a. ​criticized the use of the experimental method
b. ​loathed laboratory work and refused to do it
c. ​hired Münsterberg, thus imposing Wundt’s psychology and its limitations on the new American psychology
d. ​was a “gentleman scientist” rather than a traditional academic
e. ​studied psychic phenomena and moved away from scientific psychology

 

ANSWER:   e
POINTS:   1
REFERENCES:   William James (1842-1910): Anticipator of Functional Psychology
NOTES:   WWW

 

32. “That nasty little science” was James’s label for ____.​

a. ​medicine
b. ​physiology
c. ​psychology
d. ​phenomenology
e. ​structuralism

 

ANSWER:   c
POINTS:   1
REFERENCES:   William James (1842-1910): Anticipator of Functional Psychology

 

33. “An elaboration of the obvious” was James’s description of ____.​

a. ​structuralist
b. ​the introspective method
c. ​functionalism
d. ​psychoanalysis
e. ​psychology

 

ANSWER:   e
POINTS:   1
REFERENCES:   William James (1842-1910): Anticipator of Functional Psychology

 

34. This person was born into a wealthy American family. He eventually received a medical degree and taught psychology at Harvard University.​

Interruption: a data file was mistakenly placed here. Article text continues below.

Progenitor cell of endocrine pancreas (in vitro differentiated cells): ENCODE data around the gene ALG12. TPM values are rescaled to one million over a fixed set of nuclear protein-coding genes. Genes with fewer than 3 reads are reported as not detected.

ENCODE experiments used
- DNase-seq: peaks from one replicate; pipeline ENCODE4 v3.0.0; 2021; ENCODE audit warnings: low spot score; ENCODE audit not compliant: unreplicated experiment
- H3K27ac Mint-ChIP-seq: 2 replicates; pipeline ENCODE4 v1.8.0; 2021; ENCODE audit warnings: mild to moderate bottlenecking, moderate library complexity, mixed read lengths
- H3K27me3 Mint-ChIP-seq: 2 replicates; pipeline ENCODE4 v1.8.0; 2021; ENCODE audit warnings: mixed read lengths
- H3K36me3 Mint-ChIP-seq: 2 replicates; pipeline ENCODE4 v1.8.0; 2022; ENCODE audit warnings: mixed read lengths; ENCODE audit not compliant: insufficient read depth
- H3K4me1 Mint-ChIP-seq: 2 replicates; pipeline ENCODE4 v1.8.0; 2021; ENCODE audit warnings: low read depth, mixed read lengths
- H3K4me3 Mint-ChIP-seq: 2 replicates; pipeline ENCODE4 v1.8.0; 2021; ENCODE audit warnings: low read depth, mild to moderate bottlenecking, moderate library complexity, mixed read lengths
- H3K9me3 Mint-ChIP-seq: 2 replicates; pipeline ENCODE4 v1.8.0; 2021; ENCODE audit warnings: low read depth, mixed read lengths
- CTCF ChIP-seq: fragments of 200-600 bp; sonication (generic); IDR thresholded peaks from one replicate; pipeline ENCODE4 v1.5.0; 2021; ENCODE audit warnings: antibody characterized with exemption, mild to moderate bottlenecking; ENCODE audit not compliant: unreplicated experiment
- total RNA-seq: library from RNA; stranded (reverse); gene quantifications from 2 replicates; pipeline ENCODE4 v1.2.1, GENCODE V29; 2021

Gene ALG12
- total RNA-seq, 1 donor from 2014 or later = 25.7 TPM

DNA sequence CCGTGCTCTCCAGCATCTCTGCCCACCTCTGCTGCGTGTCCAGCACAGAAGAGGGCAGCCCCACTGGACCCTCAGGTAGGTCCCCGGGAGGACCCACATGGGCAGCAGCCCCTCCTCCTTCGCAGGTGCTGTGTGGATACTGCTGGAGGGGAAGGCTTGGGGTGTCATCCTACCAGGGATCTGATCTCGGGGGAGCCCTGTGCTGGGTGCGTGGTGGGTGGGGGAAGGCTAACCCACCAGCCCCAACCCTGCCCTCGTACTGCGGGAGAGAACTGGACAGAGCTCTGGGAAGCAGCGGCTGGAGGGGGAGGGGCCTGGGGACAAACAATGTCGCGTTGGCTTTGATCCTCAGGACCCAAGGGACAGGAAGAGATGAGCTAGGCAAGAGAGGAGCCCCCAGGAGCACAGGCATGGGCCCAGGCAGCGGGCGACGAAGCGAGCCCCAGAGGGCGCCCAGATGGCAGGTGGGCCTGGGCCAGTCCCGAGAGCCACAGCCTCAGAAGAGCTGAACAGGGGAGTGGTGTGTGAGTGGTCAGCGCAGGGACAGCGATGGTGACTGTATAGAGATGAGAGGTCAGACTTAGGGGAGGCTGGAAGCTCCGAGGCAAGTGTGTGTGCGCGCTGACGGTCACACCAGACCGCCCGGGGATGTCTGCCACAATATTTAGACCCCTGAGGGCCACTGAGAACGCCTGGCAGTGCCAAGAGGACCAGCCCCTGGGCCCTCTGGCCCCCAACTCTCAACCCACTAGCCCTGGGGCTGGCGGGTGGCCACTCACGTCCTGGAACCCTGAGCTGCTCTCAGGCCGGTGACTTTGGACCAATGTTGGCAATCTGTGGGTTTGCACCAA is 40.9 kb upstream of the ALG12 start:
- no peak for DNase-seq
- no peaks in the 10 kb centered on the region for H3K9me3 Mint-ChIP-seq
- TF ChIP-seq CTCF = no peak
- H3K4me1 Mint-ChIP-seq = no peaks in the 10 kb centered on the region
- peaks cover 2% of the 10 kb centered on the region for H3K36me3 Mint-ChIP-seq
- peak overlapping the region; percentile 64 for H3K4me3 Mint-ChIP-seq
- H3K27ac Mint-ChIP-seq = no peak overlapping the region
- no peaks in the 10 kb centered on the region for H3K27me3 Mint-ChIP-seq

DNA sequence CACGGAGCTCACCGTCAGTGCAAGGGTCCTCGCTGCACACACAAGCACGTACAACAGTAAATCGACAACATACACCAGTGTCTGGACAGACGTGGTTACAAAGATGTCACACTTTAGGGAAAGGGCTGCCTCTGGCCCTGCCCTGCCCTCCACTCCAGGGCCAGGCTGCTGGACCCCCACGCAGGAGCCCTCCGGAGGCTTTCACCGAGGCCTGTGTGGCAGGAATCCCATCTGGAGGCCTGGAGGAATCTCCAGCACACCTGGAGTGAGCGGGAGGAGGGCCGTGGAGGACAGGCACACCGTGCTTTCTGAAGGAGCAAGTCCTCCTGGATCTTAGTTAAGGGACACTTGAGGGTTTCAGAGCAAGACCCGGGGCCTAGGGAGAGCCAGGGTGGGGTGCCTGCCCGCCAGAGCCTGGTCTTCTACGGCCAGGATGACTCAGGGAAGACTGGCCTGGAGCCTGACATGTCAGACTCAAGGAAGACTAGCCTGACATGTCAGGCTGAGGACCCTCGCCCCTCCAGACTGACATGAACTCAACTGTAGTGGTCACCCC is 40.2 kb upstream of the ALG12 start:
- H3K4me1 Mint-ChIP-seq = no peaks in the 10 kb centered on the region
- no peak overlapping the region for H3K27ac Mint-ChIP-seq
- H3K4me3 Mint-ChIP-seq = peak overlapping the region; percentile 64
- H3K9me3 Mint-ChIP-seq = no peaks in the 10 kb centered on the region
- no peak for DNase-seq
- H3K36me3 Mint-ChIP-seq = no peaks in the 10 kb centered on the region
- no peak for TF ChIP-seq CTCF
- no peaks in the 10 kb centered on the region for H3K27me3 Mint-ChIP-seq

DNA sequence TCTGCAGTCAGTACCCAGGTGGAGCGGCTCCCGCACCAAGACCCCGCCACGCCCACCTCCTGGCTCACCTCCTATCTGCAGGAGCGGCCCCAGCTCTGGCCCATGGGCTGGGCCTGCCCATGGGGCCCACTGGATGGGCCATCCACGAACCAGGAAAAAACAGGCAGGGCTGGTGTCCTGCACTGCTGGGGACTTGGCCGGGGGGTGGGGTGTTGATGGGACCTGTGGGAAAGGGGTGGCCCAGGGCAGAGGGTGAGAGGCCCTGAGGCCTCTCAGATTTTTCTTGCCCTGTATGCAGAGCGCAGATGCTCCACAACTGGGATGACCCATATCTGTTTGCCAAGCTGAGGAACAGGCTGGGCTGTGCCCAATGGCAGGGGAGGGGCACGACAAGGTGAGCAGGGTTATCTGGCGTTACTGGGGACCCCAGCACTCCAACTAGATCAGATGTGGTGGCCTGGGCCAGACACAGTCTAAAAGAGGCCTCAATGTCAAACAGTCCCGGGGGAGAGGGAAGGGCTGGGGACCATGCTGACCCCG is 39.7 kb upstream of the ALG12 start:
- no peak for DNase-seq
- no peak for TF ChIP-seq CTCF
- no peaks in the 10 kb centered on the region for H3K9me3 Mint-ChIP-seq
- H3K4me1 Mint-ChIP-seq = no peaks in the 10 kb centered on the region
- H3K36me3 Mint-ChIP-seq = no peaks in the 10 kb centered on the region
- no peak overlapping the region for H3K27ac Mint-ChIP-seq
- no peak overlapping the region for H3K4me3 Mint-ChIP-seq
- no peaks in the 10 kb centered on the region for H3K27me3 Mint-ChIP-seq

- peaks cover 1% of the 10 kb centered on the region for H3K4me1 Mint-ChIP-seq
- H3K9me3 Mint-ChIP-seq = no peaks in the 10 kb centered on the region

a. ​John Dewey
b. ​James Angell
c. ​Edward Bradford Titchener
d. ​Herbert Spencer
e. ​William James

 

ANSWER:   e
POINTS:   1
REFERENCES:   William James (1842-1910): Anticipator of Functional Psychology

 

35. James became familiar with the work of Wundt ____.​

a. ​because of Titchener establishing a psychology department at Cornell University
b. ​because of Spencer’s The Principles of Psychology
c. ​in the late 1860s, before Wundt founded the Leipzig psychology laboratory
d. ​as a result of using Fechner’s books for his first lectures in psychology in 1890
e. ​as a result of his first teaching position at Harvard, in physiology

 

ANSWER:   c
POINTS:   1
REFERENCES:   William James (1842-1910): Anticipator of Functional Psychology

 

36. While today people might suffer from chronic fatigue syndrome, in James’s day a very fashionable disorder to suffer from was ____.​

a. ​syphilis
b. ​neurasthenia
c. ​suicidal depression
d. ​opium or heroin addiction
e. ​phrenology

 

ANSWER:   b
POINTS:   1
REFERENCES:   William James (1842-1910): Anticipator of Functional Psychology

 

37. James’s term for his debilitating disorder was ____.​

a. ​neurasthenia
b. ​neuritis
c. ​Americanitis
d. ​psychitis
e. ​neurasthenitis

 

ANSWER:   c
POINTS:   1
REFERENCES:   William James (1842-1910): Anticipator of Functional Psychology

 

38. James’s position on determinism versus free will can be characterized by which of the following?​

a. ​Free will is an illusion to me.
b. ​My first act of free will shall be to believe in free will.
c. ​This ego is not master of its fate.
d. ​We are slaves to our biology.
e. ​If one believes in free will, one is free to so believe.

 

ANSWER:   b
POINTS:   1
REFERENCES:   William James (1842-1910): Anticipator of Functional Psychology

 

39. James believed that his bout of depression was relieved when he ____.​

a. ​stopped believing in free will and accepted determinism
b. ​chose to believe in free will